Updated: April 9, 2010
Stopping squash vine borers on my zucchini may be my biggest gardening challenge. These pests have made it a lot more difficult to grow zucchini organically. Normally zucchini is one of the easiest vegetables you can grow in the backyard garden.
A lot of people feel my pain. Not only does squash vine borer kill zucchini plants, it kills almost all types of summer and winter squash.
But, for me, it is zucchini that’s important because it’s one of the few vegetables that everyone in the family enjoys. When my kids were young, it was one of the few vegetables they would eat without me having to sit on them first 🙂 .
What are squash vine borers?
Since you are reading this article, you probably already know something about the dreaded SVB (SVB … doesn’t it sound like a venereal disease).
Squash borer is the larva of the moth shown in the photo below. The moth has a wing span of about one inch. It lays reddish-brown eggs on the host plant.
Let’s take a sec to get the legal words out of the way. This article may contain affiliate links. That means if you click and buy from my partners, I will make a tiny amount of money at no cost to you. This in no way affects my recommendations.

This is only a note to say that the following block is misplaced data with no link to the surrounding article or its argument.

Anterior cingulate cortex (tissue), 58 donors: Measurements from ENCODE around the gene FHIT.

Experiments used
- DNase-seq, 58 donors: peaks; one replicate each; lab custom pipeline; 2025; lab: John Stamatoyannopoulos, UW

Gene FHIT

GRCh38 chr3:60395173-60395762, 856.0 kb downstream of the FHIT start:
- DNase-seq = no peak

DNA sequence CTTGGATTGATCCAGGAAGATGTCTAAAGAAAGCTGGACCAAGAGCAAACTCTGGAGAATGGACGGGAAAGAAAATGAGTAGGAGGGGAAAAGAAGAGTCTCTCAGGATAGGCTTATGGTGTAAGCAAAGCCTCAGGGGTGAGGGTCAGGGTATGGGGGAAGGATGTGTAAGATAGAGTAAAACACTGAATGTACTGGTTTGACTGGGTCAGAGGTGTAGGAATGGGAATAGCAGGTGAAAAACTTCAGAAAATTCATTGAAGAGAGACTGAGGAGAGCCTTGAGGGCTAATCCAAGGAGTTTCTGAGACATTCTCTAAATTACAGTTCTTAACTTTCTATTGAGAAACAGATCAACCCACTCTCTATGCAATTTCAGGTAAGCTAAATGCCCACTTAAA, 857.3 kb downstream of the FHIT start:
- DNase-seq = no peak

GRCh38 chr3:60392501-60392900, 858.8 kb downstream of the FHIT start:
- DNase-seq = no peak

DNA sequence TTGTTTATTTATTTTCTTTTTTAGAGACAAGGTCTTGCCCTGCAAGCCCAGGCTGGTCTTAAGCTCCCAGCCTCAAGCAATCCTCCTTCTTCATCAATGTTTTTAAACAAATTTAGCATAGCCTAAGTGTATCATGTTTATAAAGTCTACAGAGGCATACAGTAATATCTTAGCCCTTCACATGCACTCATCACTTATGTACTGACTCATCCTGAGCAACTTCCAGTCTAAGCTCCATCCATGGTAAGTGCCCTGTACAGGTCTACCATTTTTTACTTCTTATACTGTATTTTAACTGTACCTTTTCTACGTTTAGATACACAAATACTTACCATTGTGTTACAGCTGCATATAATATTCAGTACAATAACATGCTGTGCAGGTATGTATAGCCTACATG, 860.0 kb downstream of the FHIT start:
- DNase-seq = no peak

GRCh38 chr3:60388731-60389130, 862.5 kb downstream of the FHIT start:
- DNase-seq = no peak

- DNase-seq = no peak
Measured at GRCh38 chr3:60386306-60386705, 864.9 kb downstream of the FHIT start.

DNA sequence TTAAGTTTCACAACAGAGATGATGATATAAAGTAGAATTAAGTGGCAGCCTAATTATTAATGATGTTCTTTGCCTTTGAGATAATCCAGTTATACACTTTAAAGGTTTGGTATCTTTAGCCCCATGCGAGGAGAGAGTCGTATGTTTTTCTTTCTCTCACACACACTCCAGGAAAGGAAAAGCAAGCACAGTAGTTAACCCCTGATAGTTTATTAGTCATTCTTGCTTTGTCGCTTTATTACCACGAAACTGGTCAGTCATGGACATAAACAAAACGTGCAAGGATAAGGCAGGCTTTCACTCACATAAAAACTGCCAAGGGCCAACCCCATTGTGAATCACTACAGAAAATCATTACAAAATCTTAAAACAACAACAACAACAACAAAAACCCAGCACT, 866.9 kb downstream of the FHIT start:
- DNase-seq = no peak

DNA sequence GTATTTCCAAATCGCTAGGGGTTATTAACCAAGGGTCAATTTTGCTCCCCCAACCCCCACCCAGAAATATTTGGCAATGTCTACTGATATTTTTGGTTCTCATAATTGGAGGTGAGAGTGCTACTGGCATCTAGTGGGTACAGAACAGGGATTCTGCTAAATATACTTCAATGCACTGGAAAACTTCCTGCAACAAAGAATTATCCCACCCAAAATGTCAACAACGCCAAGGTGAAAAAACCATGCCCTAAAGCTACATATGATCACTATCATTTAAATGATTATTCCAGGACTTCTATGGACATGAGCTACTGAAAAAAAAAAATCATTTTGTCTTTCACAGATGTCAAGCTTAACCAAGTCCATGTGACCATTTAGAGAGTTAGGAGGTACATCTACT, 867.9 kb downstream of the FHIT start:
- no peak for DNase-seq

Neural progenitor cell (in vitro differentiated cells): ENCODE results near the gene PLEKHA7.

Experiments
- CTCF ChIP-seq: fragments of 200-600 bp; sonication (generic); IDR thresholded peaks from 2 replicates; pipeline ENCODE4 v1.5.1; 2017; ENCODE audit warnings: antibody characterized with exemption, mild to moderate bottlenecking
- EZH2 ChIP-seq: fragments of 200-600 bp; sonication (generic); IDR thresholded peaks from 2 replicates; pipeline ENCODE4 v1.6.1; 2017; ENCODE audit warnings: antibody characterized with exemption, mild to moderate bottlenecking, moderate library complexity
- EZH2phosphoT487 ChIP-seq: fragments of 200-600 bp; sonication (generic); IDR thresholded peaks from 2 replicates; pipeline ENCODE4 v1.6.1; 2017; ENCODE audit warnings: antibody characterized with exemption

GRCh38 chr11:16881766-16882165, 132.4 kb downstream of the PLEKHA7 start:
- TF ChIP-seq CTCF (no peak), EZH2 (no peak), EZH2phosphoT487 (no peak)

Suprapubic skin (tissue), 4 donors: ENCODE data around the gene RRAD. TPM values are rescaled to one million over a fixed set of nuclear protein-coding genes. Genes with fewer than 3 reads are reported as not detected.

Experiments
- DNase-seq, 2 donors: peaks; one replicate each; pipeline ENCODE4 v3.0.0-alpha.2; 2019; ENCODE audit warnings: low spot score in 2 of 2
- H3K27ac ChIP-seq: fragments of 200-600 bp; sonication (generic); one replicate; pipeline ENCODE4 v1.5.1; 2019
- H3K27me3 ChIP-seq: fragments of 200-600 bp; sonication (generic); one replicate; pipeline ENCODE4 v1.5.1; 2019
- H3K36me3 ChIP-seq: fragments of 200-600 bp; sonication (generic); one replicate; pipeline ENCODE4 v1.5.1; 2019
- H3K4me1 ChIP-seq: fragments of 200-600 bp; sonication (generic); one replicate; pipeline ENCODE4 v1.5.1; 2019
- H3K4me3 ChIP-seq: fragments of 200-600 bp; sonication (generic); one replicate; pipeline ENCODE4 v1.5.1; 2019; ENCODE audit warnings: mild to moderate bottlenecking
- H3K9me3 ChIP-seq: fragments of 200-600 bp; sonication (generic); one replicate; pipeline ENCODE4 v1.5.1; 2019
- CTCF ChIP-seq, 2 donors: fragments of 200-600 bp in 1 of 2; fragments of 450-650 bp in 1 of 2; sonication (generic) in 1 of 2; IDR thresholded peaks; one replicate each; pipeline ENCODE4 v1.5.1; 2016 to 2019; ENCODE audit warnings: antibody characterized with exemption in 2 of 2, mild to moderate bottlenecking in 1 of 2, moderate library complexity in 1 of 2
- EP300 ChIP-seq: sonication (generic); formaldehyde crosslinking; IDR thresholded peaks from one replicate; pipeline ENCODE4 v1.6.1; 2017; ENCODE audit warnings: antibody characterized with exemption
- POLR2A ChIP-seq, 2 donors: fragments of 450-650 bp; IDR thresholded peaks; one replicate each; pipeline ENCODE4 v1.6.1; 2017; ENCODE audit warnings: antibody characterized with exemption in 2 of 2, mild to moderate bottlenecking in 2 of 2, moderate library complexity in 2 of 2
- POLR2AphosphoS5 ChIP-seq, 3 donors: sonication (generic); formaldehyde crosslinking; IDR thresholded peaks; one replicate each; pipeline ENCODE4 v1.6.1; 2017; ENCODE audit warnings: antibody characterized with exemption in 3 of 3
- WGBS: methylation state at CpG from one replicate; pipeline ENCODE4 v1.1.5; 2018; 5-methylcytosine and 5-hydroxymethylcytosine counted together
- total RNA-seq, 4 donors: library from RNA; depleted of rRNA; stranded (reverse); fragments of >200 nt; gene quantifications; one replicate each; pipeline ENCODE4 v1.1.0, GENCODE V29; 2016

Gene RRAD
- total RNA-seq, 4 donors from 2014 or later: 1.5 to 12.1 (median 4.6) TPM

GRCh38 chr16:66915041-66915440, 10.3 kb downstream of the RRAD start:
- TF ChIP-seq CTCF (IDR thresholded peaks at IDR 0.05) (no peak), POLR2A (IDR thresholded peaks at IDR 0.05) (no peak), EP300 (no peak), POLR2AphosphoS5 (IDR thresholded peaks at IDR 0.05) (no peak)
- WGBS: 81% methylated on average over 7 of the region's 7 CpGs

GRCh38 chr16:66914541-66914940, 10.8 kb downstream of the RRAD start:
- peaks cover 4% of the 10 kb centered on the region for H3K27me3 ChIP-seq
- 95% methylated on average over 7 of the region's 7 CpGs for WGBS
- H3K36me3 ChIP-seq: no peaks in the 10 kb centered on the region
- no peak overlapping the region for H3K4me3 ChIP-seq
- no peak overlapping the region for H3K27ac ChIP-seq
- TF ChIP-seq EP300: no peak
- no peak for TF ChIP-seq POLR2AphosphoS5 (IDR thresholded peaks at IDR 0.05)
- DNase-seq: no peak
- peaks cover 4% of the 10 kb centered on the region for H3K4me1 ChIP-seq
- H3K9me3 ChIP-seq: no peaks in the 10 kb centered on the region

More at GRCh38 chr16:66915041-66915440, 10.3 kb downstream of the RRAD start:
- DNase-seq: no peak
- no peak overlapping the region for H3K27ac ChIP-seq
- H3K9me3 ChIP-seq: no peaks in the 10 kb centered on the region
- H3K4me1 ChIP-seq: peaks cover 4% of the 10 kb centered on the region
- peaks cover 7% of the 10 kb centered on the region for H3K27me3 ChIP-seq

The single most successful strategy is to wait until the second week of July to transplant zucchini in the garden.— Suburban Hobby Farmer
When an egg hatches, a one-inch, white lava with a brown head emerges. The larva bores its way into the stem of the squash plant. Typically, this in the first inch or two above the ground, and it leaves a saw dust like material called frass nearby.
After that, the plant wilts and then dies.
Does this sound like your situation?
How I stop squash vine borer on zucchini
After years of trial an error I’ve found a way to stop SVB. Here’s how I do it:
1. Start plants late.
If you live where the last frost date is in May, the single most successful strategy is to wait until the second week of July to transplant zucchini in the garden.